The move is the latest in Naver’s series of responses to an opinion rigging scandal in which a power blogger named “Druking” and politicians used a computer program to artificially ramp up the number of clicks on the “agree” button for specific news articles displayed on Naver, to sway public opinion.
Naver’s updated policies were publicized Monday on the company’s official blog, via a post explaining the portal’s news comment policies after the end of the local election on Wednesday.
|Naver CEO Han Seong-sook speaks during a press conference at Naver Partner Square in Gangnam-gu, southern Seoul, on May 9. (Yonhap)|
In the run-up to the election, Naver had hidden the comment section shown below political articles, with an aim to maintain neutrality. With the change, users had to manually click on a button to read the comments.
Naver said it would retain these “hide comment” features for political articles on its site even after the election. The firm will also continue to list the comments in the chronological order they were posted in, instead of showing the comments with the most “likes” at the top.
Other new policies announced by Naver include disallowing users from posting the same comment on a single news article multiple times and placing a stricter cap on the number of news comments that can be posted by a single user.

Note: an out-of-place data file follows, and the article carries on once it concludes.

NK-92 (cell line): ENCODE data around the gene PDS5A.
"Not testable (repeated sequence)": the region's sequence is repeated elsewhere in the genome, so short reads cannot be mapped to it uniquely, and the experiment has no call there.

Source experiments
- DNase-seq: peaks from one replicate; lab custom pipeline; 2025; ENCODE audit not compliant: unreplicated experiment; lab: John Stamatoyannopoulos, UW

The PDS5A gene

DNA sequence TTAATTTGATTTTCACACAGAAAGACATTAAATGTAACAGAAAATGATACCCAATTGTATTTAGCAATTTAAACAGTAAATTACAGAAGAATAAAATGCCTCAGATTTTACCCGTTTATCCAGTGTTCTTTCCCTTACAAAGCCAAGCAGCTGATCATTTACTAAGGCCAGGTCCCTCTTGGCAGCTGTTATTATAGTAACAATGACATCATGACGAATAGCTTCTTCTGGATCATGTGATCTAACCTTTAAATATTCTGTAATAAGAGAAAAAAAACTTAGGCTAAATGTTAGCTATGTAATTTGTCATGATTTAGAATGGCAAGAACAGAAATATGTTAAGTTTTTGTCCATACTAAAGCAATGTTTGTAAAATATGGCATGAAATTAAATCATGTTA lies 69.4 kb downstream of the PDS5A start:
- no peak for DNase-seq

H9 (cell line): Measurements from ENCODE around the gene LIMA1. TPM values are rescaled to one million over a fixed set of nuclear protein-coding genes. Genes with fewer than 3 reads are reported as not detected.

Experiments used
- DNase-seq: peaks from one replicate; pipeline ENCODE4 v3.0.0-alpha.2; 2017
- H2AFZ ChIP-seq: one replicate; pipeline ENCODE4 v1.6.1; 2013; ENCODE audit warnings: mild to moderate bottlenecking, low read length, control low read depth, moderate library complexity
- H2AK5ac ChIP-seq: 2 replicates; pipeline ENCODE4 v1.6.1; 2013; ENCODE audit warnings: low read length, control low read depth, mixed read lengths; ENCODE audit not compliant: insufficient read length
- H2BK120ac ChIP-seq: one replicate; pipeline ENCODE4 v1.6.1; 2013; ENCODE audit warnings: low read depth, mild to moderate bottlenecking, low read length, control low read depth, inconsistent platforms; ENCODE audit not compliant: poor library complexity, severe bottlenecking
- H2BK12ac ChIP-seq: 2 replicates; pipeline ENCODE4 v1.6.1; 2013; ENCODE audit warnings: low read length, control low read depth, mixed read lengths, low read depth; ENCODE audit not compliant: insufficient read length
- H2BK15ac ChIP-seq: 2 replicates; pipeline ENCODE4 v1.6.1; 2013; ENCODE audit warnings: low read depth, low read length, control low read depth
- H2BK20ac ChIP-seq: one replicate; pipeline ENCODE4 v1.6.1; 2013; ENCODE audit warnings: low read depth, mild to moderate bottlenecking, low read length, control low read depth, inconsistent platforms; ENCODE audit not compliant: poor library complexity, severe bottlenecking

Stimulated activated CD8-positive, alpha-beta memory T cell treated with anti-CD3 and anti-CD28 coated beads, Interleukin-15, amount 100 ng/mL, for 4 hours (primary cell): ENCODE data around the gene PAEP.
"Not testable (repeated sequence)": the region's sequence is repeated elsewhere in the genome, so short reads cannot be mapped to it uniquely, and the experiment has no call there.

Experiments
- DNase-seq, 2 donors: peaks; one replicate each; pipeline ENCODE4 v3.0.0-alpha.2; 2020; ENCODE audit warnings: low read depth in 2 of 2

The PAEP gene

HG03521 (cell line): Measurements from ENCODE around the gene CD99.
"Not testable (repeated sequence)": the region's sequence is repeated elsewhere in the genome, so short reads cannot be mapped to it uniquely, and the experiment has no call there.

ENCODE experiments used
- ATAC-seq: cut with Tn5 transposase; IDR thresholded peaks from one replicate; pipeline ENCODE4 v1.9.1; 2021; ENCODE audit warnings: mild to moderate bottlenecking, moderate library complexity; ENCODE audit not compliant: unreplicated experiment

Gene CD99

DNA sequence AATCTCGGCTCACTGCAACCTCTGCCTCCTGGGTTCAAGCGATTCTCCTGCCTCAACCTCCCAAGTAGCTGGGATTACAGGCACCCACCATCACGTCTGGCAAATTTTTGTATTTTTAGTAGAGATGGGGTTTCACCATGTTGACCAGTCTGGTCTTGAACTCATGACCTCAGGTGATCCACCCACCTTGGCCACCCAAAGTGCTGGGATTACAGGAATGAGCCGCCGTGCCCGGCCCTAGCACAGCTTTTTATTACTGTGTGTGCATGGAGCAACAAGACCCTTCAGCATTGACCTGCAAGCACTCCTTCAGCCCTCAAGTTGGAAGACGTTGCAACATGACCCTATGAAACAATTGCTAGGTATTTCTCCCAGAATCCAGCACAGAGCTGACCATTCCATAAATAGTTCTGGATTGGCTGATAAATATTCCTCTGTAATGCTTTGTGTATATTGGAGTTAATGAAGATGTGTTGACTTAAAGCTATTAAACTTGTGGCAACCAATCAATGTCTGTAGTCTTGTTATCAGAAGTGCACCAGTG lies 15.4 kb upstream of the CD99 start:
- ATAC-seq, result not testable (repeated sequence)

Each user -- who can create up to three different Naver accounts under one’s Korean social security number -- will be allowed a maximum of 20 comments and 50 “agrees” across all their accounts.
Naver also plans to retain its new “comment fold-in” function, through which users could hide certain comments from the feed by clicking a button, now labeled “report.”
The Korean internet giant is also in the process of changing its comment structure so that news companies can choose how they want to handle and display comments written below articles written by their reporters. The changes will be completed within the third quarter, it said.
The “Druking” incident, which surfaced in April, has ignited fury toward Naver over its apparent failure to prevent interference, leading to criticism that the portal site has become a powerful, centralized news channel that can be manipulated to control public opinion.
By Sohn Ji-young (firstname.lastname@example.org)